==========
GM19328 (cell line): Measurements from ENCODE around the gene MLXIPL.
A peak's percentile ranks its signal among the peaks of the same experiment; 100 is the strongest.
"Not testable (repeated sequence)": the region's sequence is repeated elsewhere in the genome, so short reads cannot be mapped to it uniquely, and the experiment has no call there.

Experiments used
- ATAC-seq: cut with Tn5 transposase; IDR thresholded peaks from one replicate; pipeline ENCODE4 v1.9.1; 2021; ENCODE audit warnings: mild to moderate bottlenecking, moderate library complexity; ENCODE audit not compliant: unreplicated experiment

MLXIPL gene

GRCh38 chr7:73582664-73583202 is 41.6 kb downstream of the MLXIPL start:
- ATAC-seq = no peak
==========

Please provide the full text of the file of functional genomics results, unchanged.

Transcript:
GM19328 (cell line): Measurements from ENCODE around the gene MLXIPL.
A peak's percentile ranks its signal among the peaks of the same experiment; 100 is the strongest.
"Not testable (repeated sequence)": the region's sequence is repeated elsewhere in the genome, so short reads cannot be mapped to it uniquely, and the experiment has no call there.

Experiments used
- ATAC-seq: cut with Tn5 transposase; IDR thresholded peaks from one replicate; pipeline ENCODE4 v1.9.1; 2021; ENCODE audit warnings: mild to moderate bottlenecking, moderate library complexity; ENCODE audit not compliant: unreplicated experiment

MLXIPL gene

GRCh38 chr7:73582664-73583202 is 41.6 kb downstream of the MLXIPL start:
- ATAC-seq = no peak